When we published The Green Guide in 2008, Meryl Streep called it "the ultimate green living reference." Now, building on that success, here's a guide to eco-friendly parenting that's expertly organized and filled with practical advice, definitive explanations, and imaginative ideas.
Addressing the key environmental issues faced by parents of young children today, this book takes a straightforward approach to such urgent concerns as lead-painted toys; the risks and benefits of vaccinations, antibiotics, and vitamins; the potential side effects of plastic bottles and containers; how to manage food allergies and avoid fat- and sugar-filled snacks; and much more.
A trained scientist, seasoned writer, and mother of two small children, author Catherine Zandonella combines knowledge and experience as she helps parents guide youngsters through a society that doesn't always make green lifestyle choices easy. She also offers sensible advice on raising children who "think green" right from the start and shows how green choices can actually cost less.
Combining two trusted names with tried-and-true advice, this is sure to become the go-to guide for a new generation of green parents.
Catherine Zandonella, science editor of The Green Guide, has worked as a research scientist and science teacher and, more recently, has been a science writer for Newsday, Nature, and New Scientist.
"Do This, Don't Do That"
According to Green Guide Families: The Complete Reference for Eco-Friendly Parents author Catherine Zandonella, when thinking about how to go green, it is important to remember that protecting the environment and protecting your family's health go hand in hand. Just follow the simple rule, "If it is good for the planet, then it is most likely good for my child." Here are 5 simple tips to get you started.
1. Do invest in Pyrex bowls. Don't use the plastic containers to reheat food. They can go from fridge to freezer to microwave to tablepractical and attractive, and you don't have to worry about microwaving in plastic, or choosing the right kind of plastic. They last for years so you are not generating waste. (Plastic margarine tubs make great storage containers for children’s craft items.)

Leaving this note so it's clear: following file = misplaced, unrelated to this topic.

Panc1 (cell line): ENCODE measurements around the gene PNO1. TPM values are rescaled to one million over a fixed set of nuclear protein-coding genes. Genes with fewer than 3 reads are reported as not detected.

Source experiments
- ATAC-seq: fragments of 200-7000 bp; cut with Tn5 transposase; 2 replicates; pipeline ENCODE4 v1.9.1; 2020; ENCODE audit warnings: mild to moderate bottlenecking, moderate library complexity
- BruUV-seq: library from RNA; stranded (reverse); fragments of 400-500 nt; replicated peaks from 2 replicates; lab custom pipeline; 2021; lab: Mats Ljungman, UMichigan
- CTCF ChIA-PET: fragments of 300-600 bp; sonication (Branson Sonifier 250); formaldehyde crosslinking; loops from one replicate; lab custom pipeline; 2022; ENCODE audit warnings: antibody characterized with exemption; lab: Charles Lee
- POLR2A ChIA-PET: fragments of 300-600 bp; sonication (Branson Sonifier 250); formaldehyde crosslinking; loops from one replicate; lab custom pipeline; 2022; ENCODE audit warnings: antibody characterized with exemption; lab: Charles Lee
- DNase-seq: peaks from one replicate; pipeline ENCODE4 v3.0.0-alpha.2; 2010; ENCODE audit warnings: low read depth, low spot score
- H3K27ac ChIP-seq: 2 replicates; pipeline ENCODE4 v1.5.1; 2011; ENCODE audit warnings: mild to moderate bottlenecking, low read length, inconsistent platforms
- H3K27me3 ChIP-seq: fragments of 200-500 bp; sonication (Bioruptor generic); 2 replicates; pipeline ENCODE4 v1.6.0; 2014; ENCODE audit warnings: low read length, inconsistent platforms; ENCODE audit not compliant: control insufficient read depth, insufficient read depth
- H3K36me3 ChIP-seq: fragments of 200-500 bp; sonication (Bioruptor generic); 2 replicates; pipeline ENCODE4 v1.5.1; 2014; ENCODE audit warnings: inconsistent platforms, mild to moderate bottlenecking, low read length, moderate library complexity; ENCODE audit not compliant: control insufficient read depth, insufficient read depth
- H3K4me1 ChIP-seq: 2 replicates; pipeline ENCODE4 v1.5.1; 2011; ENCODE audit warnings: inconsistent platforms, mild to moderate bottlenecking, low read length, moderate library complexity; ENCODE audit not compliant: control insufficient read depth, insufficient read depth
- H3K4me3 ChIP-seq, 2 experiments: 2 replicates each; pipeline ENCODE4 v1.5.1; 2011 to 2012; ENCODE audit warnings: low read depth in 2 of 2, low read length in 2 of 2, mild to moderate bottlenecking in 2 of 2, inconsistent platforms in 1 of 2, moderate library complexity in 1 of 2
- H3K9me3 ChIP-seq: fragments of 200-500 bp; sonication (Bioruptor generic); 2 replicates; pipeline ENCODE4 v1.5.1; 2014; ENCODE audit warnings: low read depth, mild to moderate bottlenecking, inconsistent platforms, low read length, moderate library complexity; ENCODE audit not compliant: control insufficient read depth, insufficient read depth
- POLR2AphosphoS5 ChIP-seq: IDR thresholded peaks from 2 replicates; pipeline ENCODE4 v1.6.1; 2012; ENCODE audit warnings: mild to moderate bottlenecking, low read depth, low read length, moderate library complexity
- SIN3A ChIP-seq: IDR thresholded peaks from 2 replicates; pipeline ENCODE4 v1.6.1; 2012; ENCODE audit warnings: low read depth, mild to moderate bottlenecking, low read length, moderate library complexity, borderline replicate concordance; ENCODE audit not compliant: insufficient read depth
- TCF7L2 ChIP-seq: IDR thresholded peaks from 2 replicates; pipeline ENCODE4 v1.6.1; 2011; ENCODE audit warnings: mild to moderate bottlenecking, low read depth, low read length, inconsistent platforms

2. When buying organic: Do choose organic soft-skinned fruits and vegetables because these are the kinds that tend to absorb pesticides into the skin. A list of the top fruits and vegetables to buy organic can be found in the book. Don't spend money on organic potato chips or cookie bars. (You are paying for packaging that ends up in the garbage).
3. Sunscreen for babies: Do dress your children and babies in "rashguards" or other sun-protective clothing. Don't lather their entire bodies with sunscreen. These should have a UPF rating (similar to the SPF rating of sunscreens). Sun-protective clothing also protects fish and aquatic life from exposure to chemicals. There is a company called Coolibar (http://www.coolibar.com) that has really cute kids' clothes and bathing suits. For older children, choose a sunscreen with titanium dioxide or zinc oxidethe white ones. These block both UVA and UVB rays and don't contain potentially harmful chemicals such as oxybenzone.
4. When hosting a party: Do use reusable plastic plates and cups. Use your own tablewareor purchase an inexpensive set for partiesinstead of buying plastic forks and spoons. You can reuse these for years, saving money as well as being able to cross one more errand off your list prior to party time. At your party: Don't buy paper goods or plastic utensils. Do use large containers of drinks, milk and water. Don't serve juice boxes and individual size drinks.
5. To freshen the air inside your home, Do eliminate odors with a box of baking soda or if you crave a scent, make some home-made potpourri. It is easy to make by saving flower petals from your garden, air-drying them, and combining them with dried orange and lemon peels. Don’t buy air fresheners.